Aaron’s Law allows layperson access to Narcan™ without a prescription, thus eliminating barriers to receiving the drug and using it to save lives.
Aaron Sims was 20 years old when he passed away from a heroin overdose in October of 2013. His mother is Justin Phillips, the Founder and Executive Director of Overdose Lifeline, Inc.
Good looking, charming and clever, a lover of skateboarding and the Red Hot Chili Peppers […]. He loved sports from the beginning, insisting on dressing as a baseball player for Halloween at age 2 and playing Catholic Youth Organization football by third grade.
Birth of Aaron's Law
Wanting to help those who have experienced similar tragedies and prevent future ones from occurring, Justin Phillips partnered with Indiana Senator Jim Merritt to create a bill titled Aaron’s Law (SEA 406). The bill was signed into law by Indiana Governor Mike Pence in 2015. Under the 2015 law, laypersons, including family and friends of someone with Substance Use Disorder, could access naloxone without a prescription. The law allowed for organizations to register with the IDOH using a standing order under a prescribing physician. The individual who administered the naloxone to someone experiencing an overdose was also protected from civil liability.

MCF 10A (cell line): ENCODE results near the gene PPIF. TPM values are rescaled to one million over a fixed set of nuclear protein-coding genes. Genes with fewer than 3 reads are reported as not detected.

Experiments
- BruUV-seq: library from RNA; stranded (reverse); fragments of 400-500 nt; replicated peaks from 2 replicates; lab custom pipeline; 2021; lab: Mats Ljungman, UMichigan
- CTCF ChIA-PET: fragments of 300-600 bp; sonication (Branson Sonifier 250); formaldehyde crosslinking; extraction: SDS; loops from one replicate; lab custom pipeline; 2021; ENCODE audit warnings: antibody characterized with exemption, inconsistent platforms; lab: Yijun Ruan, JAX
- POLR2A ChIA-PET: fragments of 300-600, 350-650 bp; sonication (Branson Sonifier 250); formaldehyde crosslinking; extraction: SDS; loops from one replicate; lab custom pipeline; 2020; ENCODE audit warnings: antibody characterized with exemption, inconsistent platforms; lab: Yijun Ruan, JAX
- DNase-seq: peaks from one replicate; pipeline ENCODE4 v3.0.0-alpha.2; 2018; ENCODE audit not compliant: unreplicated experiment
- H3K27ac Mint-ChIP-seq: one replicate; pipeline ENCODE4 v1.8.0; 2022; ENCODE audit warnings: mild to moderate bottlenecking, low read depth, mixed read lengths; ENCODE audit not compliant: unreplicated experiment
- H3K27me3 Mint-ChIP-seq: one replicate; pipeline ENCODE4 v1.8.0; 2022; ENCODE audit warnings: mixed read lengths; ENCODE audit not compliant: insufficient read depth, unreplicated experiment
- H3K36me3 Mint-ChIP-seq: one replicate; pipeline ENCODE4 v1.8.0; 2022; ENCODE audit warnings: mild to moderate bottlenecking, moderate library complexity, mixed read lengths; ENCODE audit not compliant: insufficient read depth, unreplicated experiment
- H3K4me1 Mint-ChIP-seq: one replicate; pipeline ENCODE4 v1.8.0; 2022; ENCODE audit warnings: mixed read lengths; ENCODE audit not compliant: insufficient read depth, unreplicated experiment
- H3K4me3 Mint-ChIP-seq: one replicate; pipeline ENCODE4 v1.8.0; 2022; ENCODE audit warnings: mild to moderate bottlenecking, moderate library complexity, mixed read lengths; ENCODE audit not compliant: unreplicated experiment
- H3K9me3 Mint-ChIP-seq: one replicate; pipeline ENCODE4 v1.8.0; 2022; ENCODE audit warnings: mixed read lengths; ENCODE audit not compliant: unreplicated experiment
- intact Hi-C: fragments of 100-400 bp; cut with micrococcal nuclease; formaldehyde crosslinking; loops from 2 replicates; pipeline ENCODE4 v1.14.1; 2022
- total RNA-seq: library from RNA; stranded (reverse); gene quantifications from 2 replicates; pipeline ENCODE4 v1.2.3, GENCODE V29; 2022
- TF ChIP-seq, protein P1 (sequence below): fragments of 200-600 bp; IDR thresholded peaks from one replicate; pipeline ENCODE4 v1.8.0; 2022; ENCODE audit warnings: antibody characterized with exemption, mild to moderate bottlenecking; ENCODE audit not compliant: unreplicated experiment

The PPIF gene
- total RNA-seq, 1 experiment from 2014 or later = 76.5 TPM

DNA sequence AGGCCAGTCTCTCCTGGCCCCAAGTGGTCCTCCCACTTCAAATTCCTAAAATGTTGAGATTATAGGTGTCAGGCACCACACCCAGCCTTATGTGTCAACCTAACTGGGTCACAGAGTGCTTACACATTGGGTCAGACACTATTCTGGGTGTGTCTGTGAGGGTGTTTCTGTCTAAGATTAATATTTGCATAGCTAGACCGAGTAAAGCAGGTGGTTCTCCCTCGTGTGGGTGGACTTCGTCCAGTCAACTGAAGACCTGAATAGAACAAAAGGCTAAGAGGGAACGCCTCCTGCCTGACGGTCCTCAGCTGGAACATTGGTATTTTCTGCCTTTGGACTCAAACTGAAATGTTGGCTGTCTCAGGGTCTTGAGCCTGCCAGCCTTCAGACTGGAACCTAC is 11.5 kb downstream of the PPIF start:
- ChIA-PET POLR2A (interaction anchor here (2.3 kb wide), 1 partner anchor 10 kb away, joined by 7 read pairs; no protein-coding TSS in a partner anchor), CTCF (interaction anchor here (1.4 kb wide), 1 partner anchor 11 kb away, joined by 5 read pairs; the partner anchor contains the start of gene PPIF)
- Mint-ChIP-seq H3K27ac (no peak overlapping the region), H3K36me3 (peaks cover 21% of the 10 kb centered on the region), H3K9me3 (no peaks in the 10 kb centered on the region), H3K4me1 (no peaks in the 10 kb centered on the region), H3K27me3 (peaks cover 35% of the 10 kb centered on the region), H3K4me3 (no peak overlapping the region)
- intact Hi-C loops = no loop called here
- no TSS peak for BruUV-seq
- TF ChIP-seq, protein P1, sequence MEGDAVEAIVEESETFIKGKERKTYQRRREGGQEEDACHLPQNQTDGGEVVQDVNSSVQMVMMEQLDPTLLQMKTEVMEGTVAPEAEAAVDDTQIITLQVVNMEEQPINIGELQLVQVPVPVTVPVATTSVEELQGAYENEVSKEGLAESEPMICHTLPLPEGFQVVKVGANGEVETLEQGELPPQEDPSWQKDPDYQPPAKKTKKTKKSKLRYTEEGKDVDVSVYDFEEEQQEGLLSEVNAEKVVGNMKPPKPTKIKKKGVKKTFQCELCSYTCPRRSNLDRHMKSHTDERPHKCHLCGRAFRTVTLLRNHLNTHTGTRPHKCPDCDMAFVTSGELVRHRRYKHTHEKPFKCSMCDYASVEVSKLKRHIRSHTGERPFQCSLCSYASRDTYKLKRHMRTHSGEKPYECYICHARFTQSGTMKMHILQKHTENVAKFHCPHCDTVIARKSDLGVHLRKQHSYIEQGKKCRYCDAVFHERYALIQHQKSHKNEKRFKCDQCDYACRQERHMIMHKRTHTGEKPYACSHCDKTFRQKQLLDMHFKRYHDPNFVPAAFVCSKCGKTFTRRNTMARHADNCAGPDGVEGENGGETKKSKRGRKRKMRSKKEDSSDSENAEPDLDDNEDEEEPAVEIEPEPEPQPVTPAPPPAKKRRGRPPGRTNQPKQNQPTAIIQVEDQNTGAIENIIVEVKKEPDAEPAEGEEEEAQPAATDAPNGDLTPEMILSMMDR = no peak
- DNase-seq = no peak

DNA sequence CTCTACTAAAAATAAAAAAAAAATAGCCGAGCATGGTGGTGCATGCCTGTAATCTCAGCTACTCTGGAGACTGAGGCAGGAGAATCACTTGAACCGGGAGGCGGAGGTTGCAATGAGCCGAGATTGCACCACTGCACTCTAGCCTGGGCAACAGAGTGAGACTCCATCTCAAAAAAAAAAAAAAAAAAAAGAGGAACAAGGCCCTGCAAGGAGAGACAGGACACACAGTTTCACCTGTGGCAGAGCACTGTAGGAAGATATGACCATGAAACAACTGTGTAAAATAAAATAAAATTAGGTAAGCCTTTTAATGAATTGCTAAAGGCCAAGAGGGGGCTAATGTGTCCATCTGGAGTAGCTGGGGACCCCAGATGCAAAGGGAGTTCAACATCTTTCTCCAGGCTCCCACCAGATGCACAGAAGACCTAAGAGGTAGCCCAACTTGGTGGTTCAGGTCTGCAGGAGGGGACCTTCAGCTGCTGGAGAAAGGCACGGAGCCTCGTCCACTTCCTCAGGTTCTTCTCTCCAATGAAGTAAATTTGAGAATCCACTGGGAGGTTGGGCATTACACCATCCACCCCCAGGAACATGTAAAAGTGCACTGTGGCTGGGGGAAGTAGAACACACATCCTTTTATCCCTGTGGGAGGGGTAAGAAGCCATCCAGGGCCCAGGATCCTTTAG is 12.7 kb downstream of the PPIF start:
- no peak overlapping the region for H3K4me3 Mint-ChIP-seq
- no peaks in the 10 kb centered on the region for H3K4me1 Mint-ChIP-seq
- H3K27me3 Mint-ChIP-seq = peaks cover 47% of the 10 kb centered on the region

A 2016 amendment to Aaron’s Law (SEA 187) created a statewide standing order. This allowed organizations to register with IDOH without the need to obtain their own standing order. In addition, the amendment also offers protections from some civil and criminal charges to laypersons administering naloxone (IN Code § 16-42-27-2). Many pharmacy chains now carry the nasal-spray form of naloxone, making its use by a layperson manageable.